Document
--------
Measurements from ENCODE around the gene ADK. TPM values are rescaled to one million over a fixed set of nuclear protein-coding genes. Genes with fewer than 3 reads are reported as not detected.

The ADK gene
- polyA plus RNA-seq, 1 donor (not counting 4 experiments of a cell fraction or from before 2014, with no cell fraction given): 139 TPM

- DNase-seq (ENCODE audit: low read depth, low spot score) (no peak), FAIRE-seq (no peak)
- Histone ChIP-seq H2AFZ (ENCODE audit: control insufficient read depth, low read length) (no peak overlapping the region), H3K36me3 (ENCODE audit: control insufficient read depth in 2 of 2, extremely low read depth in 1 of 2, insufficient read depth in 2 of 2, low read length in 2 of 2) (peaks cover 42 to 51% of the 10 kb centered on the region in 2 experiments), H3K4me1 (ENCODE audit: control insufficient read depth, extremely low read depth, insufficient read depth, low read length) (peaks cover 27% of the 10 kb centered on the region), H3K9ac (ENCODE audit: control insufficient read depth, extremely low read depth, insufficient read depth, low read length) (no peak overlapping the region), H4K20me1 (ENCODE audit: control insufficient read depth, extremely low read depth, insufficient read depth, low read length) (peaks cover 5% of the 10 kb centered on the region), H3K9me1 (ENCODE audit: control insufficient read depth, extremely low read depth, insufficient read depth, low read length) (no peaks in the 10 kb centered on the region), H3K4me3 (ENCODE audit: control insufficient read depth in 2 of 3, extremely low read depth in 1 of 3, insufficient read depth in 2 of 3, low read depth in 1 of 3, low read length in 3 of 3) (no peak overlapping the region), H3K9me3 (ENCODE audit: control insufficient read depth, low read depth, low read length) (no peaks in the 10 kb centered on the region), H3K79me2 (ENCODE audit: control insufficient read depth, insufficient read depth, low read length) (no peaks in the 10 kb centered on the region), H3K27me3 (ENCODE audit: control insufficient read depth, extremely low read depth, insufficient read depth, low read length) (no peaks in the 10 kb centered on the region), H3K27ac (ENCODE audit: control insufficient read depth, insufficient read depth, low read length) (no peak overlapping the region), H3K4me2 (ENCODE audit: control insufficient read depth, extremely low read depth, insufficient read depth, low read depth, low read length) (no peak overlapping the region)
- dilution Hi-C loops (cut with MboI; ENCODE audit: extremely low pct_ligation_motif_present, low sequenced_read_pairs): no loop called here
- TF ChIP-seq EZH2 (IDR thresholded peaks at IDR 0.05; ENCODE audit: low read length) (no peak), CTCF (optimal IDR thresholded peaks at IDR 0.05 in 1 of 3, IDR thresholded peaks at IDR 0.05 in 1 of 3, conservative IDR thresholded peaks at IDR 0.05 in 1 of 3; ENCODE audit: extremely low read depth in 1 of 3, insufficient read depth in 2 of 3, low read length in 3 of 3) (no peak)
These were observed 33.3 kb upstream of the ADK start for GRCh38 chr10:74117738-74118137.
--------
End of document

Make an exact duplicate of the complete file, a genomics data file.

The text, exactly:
Measurements from ENCODE around the gene ADK. TPM values are rescaled to one million over a fixed set of nuclear protein-coding genes. Genes with fewer than 3 reads are reported as not detected.

The ADK gene
- polyA plus RNA-seq, 1 donor (not counting 4 experiments of a cell fraction or from before 2014, with no cell fraction given): 139 TPM

- DNase-seq (ENCODE audit: low read depth, low spot score) (no peak), FAIRE-seq (no peak)
- Histone ChIP-seq H2AFZ (ENCODE audit: control insufficient read depth, low read length) (no peak overlapping the region), H3K36me3 (ENCODE audit: control insufficient read depth in 2 of 2, extremely low read depth in 1 of 2, insufficient read depth in 2 of 2, low read length in 2 of 2) (peaks cover 42 to 51% of the 10 kb centered on the region in 2 experiments), H3K4me1 (ENCODE audit: control insufficient read depth, extremely low read depth, insufficient read depth, low read length) (peaks cover 27% of the 10 kb centered on the region), H3K9ac (ENCODE audit: control insufficient read depth, extremely low read depth, insufficient read depth, low read length) (no peak overlapping the region), H4K20me1 (ENCODE audit: control insufficient read depth, extremely low read depth, insufficient read depth, low read length) (peaks cover 5% of the 10 kb centered on the region), H3K9me1 (ENCODE audit: control insufficient read depth, extremely low read depth, insufficient read depth, low read length) (no peaks in the 10 kb centered on the region), H3K4me3 (ENCODE audit: control insufficient read depth in 2 of 3, extremely low read depth in 1 of 3, insufficient read depth in 2 of 3, low read depth in 1 of 3, low read length in 3 of 3) (no peak overlapping the region), H3K9me3 (ENCODE audit: control insufficient read depth, low read depth, low read length) (no peaks in the 10 kb centered on the region), H3K79me2 (ENCODE audit: control insufficient read depth, insufficient read depth, low read length) (no peaks in the 10 kb centered on the region), H3K27me3 (ENCODE audit: control insufficient read depth, extremely low read depth, insufficient read depth, low read length) (no peaks in the 10 kb centered on the region), H3K27ac (ENCODE audit: control insufficient read depth, insufficient read depth, low read length) (no peak overlapping the region), H3K4me2 (ENCODE audit: control insufficient read depth, extremely low read depth, insufficient read depth, low read depth, low read length) (no peak overlapping the region)
- dilution Hi-C loops (cut with MboI; ENCODE audit: extremely low pct_ligation_motif_present, low sequenced_read_pairs): no loop called here
- TF ChIP-seq EZH2 (IDR thresholded peaks at IDR 0.05; ENCODE audit: low read length) (no peak), CTCF (optimal IDR thresholded peaks at IDR 0.05 in 1 of 3, IDR thresholded peaks at IDR 0.05 in 1 of 3, conservative IDR thresholded peaks at IDR 0.05 in 1 of 3; ENCODE audit: extremely low read depth in 1 of 3, insufficient read depth in 2 of 3, low read length in 3 of 3) (no peak)
These were observed 33.3 kb upstream of the ADK start for GRCh38 chr10:74117738-74118137.